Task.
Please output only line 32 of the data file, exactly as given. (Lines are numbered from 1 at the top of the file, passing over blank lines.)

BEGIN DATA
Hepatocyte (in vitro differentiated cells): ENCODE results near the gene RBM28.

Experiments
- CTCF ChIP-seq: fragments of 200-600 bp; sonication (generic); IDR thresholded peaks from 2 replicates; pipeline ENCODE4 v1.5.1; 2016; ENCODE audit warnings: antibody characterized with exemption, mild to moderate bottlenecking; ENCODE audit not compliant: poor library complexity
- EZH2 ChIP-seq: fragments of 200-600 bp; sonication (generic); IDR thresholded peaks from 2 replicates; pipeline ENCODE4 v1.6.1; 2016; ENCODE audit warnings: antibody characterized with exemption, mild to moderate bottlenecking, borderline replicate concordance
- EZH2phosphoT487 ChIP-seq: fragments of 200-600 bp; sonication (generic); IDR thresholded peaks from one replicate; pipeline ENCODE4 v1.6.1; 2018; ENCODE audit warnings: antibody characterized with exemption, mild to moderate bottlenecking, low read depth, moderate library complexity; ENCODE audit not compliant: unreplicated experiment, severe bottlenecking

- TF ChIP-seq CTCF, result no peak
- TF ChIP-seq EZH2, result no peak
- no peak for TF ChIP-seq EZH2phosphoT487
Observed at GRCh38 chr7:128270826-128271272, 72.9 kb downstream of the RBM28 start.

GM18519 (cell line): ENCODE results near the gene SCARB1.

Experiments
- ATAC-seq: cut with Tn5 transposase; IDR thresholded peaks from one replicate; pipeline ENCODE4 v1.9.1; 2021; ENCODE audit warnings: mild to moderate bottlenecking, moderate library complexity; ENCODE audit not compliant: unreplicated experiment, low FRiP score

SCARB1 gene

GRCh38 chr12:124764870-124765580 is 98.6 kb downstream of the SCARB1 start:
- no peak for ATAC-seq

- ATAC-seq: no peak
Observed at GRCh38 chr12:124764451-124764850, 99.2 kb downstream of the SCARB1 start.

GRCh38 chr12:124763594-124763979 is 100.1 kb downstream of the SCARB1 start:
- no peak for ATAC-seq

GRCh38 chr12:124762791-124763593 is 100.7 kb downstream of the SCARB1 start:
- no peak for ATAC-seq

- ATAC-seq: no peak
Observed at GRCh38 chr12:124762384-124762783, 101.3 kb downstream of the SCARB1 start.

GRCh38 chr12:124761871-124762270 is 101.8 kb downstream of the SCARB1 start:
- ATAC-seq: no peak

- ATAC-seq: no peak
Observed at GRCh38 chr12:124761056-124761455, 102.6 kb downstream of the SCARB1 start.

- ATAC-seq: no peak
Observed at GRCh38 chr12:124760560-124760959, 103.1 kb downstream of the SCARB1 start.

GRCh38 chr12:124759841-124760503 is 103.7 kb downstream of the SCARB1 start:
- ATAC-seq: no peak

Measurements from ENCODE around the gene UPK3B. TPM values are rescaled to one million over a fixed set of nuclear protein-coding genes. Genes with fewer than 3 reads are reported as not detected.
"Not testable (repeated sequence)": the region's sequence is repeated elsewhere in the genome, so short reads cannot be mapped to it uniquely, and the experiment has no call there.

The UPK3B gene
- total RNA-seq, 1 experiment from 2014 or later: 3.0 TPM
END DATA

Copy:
Measurements from ENCODE around the gene UPK3B. TPM values are rescaled to one million over a fixed set of nuclear protein-coding genes. Genes with fewer than 3 reads are reported as not detected.